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CLASSICAL Red Priest - Carnival of the Seasons/ St Mary's Centre, Chester .....

Byline: Glyn Mon Hughes

JUST to see the name, Red Priest, billed means that some tasty musical treats will be on the menu.

But it's far more than a performance of some very familiar - and some not so familiar - Baroque works which sets them apart from other ensembles.

It's the theatre, the fun, the irreverence, the vitality, the very joy of music making that made this concert so special.

They called it the Carnival of the Seasons and, perhaps predictably, that Vivaldi set of concertos was there. But it was all so different. Scored for violin, cello, recorder and harpsichord, it shed new light onto one of the most popular and, dare one say, overplayed quartet of works by this highly prolific composer.

Piers Adams, Julia Bishop, Angela East and David Wright played Spring at a furious pace, with much comedy and wild abandon in the score. Adams's recorder playing was as delicate as it was extrovert and downright virtuosic, while Bishop's violin playing was electrifying. Not that the continuo players were left out of the limelight. For much of the time, this was a stunning perfor mance.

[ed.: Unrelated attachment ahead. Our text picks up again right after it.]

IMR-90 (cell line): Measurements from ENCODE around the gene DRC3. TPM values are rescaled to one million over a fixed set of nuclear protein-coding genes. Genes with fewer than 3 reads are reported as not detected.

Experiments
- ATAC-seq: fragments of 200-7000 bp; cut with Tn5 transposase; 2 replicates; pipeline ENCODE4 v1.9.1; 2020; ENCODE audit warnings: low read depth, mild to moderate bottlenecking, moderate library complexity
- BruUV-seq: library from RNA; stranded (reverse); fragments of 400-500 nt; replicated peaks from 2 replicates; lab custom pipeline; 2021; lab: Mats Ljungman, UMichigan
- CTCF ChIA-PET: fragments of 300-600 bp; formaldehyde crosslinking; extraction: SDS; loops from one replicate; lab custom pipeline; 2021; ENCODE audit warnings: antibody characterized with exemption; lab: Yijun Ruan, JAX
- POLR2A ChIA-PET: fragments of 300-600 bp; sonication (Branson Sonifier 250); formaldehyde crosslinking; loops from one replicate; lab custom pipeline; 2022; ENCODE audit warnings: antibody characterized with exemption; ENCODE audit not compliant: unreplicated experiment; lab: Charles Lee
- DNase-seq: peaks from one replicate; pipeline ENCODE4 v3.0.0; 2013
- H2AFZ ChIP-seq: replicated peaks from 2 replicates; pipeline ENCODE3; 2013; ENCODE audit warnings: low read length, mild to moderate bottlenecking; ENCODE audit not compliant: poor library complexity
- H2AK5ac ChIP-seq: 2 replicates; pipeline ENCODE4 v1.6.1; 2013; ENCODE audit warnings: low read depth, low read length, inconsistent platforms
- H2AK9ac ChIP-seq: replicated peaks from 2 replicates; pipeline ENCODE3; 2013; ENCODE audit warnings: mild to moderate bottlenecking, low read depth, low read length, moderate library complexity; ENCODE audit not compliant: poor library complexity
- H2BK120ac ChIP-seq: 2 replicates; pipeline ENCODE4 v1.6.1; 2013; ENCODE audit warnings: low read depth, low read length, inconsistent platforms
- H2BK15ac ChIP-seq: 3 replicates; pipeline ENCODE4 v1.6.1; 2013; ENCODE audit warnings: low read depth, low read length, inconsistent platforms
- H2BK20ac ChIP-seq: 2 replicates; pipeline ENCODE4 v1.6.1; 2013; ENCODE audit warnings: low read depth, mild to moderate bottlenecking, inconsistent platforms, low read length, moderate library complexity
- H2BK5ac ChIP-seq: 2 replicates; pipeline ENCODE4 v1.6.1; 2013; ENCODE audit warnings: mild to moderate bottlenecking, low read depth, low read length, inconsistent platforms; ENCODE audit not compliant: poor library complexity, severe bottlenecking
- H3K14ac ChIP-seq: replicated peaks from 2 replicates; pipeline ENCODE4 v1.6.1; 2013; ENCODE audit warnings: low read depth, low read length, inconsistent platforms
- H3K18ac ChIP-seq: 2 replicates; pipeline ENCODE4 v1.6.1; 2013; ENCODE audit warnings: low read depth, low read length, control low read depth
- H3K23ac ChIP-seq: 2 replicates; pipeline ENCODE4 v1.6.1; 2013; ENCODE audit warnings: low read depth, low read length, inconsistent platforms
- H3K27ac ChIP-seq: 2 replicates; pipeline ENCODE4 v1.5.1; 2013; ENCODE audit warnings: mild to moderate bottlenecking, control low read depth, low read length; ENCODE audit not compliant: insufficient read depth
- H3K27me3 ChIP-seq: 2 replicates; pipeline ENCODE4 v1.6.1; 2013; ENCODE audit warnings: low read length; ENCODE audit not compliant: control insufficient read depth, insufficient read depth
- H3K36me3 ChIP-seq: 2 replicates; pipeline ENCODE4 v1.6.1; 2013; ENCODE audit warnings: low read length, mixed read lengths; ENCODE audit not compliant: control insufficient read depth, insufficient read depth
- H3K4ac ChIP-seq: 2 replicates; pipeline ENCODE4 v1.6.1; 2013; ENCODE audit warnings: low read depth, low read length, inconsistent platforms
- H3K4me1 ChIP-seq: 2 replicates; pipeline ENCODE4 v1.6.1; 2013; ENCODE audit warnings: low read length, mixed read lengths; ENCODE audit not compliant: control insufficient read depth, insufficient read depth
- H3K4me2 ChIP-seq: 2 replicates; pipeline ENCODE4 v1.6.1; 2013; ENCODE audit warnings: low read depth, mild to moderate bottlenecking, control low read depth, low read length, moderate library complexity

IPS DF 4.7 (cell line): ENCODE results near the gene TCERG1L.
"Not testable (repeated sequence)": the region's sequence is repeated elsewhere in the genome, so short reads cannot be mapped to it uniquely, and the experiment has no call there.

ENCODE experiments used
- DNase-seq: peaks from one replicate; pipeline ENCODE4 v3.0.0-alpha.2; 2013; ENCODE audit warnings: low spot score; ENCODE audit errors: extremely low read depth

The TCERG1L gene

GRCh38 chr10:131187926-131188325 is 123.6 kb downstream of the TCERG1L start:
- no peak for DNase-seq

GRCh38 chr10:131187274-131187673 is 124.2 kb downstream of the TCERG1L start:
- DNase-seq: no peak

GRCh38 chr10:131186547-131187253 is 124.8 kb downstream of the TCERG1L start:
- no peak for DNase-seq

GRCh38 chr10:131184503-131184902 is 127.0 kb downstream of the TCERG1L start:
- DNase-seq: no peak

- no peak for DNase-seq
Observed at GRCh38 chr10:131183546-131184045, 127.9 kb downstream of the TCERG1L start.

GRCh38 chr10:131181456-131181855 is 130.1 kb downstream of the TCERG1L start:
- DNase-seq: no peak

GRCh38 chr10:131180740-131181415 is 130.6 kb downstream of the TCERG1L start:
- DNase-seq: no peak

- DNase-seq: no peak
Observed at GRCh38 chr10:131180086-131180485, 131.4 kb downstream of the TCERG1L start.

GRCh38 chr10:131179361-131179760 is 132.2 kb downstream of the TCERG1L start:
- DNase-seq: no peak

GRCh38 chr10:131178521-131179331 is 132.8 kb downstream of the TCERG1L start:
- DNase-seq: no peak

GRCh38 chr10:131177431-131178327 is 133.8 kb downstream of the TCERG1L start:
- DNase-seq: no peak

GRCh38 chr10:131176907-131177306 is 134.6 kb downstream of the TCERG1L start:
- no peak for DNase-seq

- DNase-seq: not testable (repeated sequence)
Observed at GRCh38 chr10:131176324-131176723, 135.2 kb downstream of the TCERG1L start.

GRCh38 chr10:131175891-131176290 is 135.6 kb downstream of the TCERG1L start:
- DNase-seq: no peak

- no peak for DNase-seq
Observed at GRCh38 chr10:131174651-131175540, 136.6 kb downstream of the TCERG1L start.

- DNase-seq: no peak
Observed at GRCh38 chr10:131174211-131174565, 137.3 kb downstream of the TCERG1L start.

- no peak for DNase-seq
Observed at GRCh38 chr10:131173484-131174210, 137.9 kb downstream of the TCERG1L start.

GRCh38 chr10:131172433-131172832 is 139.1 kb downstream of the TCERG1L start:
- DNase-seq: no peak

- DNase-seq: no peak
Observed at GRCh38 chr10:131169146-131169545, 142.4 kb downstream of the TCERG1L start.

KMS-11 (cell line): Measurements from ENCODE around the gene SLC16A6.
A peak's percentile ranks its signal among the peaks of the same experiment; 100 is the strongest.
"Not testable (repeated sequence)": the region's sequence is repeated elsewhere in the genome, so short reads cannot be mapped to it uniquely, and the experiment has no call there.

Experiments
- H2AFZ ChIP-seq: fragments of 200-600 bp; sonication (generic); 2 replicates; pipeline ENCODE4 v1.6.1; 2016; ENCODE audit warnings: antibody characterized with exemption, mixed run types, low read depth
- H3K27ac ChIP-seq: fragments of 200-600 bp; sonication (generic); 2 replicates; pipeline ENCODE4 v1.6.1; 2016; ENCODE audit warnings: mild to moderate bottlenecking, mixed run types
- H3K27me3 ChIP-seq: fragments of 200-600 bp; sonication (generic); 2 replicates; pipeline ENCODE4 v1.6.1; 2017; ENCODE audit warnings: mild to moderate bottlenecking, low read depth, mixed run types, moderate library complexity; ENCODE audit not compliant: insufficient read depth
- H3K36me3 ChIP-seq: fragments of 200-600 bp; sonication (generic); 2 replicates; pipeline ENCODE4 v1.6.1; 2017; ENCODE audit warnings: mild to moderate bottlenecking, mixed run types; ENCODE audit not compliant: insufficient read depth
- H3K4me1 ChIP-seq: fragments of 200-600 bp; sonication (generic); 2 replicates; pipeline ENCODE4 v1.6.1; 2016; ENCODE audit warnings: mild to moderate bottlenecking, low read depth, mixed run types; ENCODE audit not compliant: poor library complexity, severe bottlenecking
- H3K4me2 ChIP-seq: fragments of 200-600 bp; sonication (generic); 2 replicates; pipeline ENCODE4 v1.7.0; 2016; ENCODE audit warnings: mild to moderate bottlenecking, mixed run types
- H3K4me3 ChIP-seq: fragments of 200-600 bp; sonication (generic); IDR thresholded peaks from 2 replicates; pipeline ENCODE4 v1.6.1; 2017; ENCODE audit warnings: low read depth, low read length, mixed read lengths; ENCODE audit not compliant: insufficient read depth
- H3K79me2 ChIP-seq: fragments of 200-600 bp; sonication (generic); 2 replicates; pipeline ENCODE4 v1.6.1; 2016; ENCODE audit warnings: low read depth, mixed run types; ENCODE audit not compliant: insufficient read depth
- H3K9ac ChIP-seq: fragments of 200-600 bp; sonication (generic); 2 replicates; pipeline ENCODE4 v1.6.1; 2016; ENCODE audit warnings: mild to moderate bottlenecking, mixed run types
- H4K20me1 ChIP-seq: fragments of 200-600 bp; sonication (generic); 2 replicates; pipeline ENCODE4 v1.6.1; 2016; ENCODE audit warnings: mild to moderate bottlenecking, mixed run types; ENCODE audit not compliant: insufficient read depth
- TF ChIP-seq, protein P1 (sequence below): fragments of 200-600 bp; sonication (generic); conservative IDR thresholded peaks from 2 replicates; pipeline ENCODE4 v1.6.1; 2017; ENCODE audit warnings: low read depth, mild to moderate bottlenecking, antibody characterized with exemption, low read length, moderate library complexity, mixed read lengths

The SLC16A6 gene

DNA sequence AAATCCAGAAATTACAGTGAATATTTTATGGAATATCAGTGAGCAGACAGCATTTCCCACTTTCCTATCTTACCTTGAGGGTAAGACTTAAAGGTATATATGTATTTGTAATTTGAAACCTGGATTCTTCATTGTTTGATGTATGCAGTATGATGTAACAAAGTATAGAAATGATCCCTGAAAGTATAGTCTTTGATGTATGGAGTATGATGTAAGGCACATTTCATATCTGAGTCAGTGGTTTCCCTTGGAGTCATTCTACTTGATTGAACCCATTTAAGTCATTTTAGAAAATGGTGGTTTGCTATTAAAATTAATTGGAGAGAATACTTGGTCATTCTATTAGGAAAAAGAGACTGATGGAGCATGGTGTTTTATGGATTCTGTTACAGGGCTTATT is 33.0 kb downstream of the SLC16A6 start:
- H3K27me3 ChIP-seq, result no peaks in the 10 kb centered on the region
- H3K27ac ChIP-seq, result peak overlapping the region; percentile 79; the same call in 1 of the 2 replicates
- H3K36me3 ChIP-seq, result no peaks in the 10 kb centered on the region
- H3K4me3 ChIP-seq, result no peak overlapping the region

Summer was equally riveting, while Autumn was pure comic genius.

There was a particularly satanic Witches' Dance, by Robert Johnson, a riveting performance of the D minor Prelude from Bach's second suite for solo cello, and a highly inventive performance of Purcell's Midsummer Night's Dream Suite, in which the harpsichord strings were dampened by draping a scarf across them.

Add a particularly intense "Crucifixion" Sonata by Biber, and a vastly spirited set of variations for solo recorder by van Eyck on What Shall We Do This Evening.

There was even time to celebrate Christmas with a rather breathless performance of Corelli's "Christmas" Concerto, his G minor Concerto Grosso.

A superb show and an ensemble not to be missed.

Glyn Mon Hughes
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Title Annotation:Features
Publication:Daily Post (Liverpool, England)
Date:Dec 15, 2011
Words:309
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